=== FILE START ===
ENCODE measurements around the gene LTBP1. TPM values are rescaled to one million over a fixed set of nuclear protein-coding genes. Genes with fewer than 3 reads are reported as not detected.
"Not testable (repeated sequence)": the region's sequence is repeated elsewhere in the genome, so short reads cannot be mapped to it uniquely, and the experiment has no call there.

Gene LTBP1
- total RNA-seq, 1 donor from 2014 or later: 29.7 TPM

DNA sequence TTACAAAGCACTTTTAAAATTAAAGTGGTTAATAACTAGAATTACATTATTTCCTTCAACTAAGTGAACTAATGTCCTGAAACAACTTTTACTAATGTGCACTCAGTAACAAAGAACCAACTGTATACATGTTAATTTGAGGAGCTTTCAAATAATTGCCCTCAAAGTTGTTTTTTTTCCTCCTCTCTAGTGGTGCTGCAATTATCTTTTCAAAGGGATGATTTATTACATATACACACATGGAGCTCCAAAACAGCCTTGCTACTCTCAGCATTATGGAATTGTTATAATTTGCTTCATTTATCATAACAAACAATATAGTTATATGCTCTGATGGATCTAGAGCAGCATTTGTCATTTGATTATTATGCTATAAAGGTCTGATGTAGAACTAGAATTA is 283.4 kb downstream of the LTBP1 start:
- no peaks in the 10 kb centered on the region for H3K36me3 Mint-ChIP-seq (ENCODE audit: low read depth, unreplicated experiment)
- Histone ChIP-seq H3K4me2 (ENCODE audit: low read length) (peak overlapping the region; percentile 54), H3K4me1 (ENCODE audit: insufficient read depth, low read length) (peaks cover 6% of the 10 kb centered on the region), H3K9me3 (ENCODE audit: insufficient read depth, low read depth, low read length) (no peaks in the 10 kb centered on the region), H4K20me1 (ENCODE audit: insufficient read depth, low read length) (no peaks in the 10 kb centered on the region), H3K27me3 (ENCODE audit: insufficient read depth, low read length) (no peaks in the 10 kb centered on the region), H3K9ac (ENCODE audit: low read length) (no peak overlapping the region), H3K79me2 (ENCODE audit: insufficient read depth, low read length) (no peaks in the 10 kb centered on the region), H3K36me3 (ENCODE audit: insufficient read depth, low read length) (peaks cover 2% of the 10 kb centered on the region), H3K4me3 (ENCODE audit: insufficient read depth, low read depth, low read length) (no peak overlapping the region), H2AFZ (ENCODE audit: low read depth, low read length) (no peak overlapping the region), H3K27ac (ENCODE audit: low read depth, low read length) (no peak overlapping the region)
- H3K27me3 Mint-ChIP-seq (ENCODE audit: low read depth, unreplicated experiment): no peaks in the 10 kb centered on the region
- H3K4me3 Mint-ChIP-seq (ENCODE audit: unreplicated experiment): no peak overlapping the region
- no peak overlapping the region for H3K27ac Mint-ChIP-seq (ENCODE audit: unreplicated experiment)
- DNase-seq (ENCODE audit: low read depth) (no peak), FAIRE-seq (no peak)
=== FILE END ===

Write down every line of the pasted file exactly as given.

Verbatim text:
ENCODE measurements around the gene LTBP1. TPM values are rescaled to one million over a fixed set of nuclear protein-coding genes. Genes with fewer than 3 reads are reported as not detected.
"Not testable (repeated sequence)": the region's sequence is repeated elsewhere in the genome, so short reads cannot be mapped to it uniquely, and the experiment has no call there.

Gene LTBP1
- total RNA-seq, 1 donor from 2014 or later: 29.7 TPM

DNA sequence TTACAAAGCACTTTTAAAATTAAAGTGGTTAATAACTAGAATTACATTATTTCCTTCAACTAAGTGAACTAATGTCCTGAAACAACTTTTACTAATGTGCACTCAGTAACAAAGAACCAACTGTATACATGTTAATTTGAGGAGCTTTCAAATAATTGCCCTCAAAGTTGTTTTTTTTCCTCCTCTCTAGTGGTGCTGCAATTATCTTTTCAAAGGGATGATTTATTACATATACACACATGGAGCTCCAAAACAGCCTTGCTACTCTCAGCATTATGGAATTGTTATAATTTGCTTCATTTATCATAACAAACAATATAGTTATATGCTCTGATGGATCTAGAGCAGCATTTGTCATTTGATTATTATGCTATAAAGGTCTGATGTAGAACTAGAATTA is 283.4 kb downstream of the LTBP1 start:
- no peaks in the 10 kb centered on the region for H3K36me3 Mint-ChIP-seq (ENCODE audit: low read depth, unreplicated experiment)
- Histone ChIP-seq H3K4me2 (ENCODE audit: low read length) (peak overlapping the region; percentile 54), H3K4me1 (ENCODE audit: insufficient read depth, low read length) (peaks cover 6% of the 10 kb centered on the region), H3K9me3 (ENCODE audit: insufficient read depth, low read depth, low read length) (no peaks in the 10 kb centered on the region), H4K20me1 (ENCODE audit: insufficient read depth, low read length) (no peaks in the 10 kb centered on the region), H3K27me3 (ENCODE audit: insufficient read depth, low read length) (no peaks in the 10 kb centered on the region), H3K9ac (ENCODE audit: low read length) (no peak overlapping the region), H3K79me2 (ENCODE audit: insufficient read depth, low read length) (no peaks in the 10 kb centered on the region), H3K36me3 (ENCODE audit: insufficient read depth, low read length) (peaks cover 2% of the 10 kb centered on the region), H3K4me3 (ENCODE audit: insufficient read depth, low read depth, low read length) (no peak overlapping the region), H2AFZ (ENCODE audit: low read depth, low read length) (no peak overlapping the region), H3K27ac (ENCODE audit: low read depth, low read length) (no peak overlapping the region)
- H3K27me3 Mint-ChIP-seq (ENCODE audit: low read depth, unreplicated experiment): no peaks in the 10 kb centered on the region
- H3K4me3 Mint-ChIP-seq (ENCODE audit: unreplicated experiment): no peak overlapping the region
- no peak overlapping the region for H3K27ac Mint-ChIP-seq (ENCODE audit: unreplicated experiment)
- DNase-seq (ENCODE audit: low read depth) (no peak), FAIRE-seq (no peak)